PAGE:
OEM exhaust. 36db SNR earplugs. Even bought a Nolan N104 along the way, which fit better than my old helmet. Still got ringing ears...
    #3
  4. Swinefahrt

    Swinefahrt RooteR

    Joined:
    Apr 8, 2002
    Oddometer:
    1,005
    Location:
    Trou Du Cul, Tick's Ass
    Is Belgium unique in Europe in this regard?
    #4
  5. arnoldus

    arnoldus Been here awhile

    Joined:
    Jul 18, 2013
    Oddometer:
    152
    Location:
    Belgium, Europe
    I think it's similar in Germany.
    #5
    spokester and cyclopathic like this.
  6. Guillaume M

    Guillaume M Adventurer

    Joined:
    Apr 10, 2011
    Oddometer:
    34
    Location:
    Montreal, Canada
    I think you dont understand what the TET is.

    The TET is based on the trans America trail. It is purposed to be a ride on dirt and off road trails for dual sport bikes or bigger bikes for those with the skills. The mission is to encourage people to travel light, off the beaten path.

    It would be nice if we could keep this road a challenge and not have it altered to suit people who got too big of a bike for their skills.

    Please dont ask for this amazing adventure to be dumbed down for the slowest kid in the class.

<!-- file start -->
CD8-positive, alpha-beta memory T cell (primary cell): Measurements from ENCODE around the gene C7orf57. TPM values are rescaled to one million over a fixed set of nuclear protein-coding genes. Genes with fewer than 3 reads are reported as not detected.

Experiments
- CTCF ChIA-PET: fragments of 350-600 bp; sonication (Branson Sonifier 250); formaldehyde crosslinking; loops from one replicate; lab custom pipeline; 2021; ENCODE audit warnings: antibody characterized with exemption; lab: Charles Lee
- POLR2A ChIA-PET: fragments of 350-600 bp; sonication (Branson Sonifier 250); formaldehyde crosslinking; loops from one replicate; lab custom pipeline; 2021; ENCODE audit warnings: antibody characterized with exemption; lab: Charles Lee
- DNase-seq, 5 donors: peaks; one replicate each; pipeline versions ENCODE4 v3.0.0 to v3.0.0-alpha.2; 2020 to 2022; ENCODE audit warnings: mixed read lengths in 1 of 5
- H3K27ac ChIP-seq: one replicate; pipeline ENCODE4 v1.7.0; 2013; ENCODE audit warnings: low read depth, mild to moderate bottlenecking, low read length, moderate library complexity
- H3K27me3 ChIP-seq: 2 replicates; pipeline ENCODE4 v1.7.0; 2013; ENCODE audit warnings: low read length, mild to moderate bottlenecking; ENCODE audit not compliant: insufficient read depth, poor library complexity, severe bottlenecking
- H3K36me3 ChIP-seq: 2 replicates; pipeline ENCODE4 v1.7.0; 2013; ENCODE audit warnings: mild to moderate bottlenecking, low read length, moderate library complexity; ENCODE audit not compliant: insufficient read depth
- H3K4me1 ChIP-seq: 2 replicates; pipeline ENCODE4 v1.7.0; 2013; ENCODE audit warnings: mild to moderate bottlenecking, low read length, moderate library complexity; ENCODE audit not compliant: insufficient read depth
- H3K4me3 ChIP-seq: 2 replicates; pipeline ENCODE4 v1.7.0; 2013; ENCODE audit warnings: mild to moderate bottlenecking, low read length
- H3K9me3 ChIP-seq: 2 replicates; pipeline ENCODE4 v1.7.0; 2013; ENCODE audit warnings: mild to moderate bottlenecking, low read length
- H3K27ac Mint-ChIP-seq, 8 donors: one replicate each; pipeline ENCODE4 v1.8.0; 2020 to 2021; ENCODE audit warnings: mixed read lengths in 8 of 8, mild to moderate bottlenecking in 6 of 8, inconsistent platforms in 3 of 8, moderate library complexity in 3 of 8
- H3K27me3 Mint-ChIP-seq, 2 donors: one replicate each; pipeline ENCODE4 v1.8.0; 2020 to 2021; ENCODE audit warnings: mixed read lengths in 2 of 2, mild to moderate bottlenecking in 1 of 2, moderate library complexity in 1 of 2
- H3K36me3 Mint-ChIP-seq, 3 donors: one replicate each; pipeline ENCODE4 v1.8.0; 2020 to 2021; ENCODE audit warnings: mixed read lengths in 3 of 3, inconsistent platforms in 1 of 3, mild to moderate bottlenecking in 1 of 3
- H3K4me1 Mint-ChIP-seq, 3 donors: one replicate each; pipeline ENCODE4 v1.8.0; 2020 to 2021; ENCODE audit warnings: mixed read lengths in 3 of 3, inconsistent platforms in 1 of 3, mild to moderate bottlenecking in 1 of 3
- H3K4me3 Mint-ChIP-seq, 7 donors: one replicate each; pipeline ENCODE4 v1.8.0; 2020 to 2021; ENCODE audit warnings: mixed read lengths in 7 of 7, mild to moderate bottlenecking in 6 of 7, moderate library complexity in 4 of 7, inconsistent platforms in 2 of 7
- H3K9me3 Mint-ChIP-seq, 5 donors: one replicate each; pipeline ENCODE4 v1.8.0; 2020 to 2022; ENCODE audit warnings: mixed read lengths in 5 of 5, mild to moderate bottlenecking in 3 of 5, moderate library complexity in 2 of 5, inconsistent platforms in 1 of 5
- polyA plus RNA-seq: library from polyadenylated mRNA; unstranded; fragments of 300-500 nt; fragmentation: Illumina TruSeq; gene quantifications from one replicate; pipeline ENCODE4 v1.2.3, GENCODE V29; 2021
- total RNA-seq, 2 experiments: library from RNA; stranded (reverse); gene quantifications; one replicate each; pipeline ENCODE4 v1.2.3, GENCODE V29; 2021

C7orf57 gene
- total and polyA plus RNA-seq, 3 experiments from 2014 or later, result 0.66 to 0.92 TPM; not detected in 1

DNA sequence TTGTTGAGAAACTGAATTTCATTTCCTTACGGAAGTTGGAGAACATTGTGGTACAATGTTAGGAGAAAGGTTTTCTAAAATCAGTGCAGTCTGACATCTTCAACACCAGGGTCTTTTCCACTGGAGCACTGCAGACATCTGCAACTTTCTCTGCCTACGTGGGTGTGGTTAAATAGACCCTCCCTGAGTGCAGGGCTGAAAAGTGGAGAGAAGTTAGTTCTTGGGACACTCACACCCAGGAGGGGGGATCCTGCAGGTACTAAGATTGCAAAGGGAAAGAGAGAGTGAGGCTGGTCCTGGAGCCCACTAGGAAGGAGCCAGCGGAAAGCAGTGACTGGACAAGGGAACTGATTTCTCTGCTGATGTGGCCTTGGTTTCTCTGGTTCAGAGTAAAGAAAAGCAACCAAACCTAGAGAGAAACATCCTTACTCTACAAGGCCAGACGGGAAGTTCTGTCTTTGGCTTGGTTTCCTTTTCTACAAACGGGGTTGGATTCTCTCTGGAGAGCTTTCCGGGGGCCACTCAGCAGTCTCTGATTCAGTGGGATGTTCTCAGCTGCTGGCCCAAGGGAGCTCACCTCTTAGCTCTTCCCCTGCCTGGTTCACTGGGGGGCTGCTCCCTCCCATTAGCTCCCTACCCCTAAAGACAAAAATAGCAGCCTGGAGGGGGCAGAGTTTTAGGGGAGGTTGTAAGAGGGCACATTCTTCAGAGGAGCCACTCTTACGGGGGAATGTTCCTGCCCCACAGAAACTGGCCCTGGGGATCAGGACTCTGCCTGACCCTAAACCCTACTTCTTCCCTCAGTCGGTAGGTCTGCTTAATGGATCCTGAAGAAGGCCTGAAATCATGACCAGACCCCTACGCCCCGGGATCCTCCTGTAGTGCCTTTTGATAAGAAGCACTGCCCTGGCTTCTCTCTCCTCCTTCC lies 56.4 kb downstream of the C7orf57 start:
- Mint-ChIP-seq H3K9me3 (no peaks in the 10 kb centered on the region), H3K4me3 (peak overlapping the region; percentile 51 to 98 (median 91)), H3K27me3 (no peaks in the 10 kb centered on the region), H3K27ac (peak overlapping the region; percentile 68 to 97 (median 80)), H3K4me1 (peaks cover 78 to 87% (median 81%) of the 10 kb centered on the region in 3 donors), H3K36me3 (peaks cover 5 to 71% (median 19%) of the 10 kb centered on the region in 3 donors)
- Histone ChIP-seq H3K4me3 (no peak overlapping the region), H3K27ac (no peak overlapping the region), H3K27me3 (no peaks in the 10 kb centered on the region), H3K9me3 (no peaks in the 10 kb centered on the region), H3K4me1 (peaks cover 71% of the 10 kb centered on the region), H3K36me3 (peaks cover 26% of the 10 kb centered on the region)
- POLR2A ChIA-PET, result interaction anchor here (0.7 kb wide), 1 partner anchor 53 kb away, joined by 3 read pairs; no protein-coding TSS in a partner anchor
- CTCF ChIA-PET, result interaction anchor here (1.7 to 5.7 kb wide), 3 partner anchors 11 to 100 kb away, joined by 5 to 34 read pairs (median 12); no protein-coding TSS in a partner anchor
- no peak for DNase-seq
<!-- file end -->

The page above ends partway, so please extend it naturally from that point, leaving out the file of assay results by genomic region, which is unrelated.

#6
  7. arnoldus

    arnoldus Been here awhile

    Joined:
    Jul 18, 2013
    Oddometer:
    152
    Location:
    Belgium, Europe
    99,9999% of the parts I drove, as a matter of speech, could be done on a GS.
    You're welcome to go and try to do that 200m of trail yourself though. I wonder how you would tackle a dirt wall.
    #7
    squadraquota likes this.
  8. Project Mayhem

    Project Mayhem Moto Aficionado Supporter

    Joined:
    Jul 13, 2015
    Oddometer:
    558
    Location:
    Coal Creek Canyon, CO, USA
    Loved your first installment & the title! Hope you can get the WR sorted and that your ears clear up...and great pictures!
    My wife (@Mrs Mayhem) wants to do a ride around the Baltic at some point, and we LOVE Belgian beer, so maybe we'll get to see some of this ourselves in the not too distant future.
    :beer
    (not sure how to say 'cheers' in Flemish...so Cheers/Sköl/Prost/Salúd/Sto lat!)
    #8
  9. Blader54

    Blader54 Long timer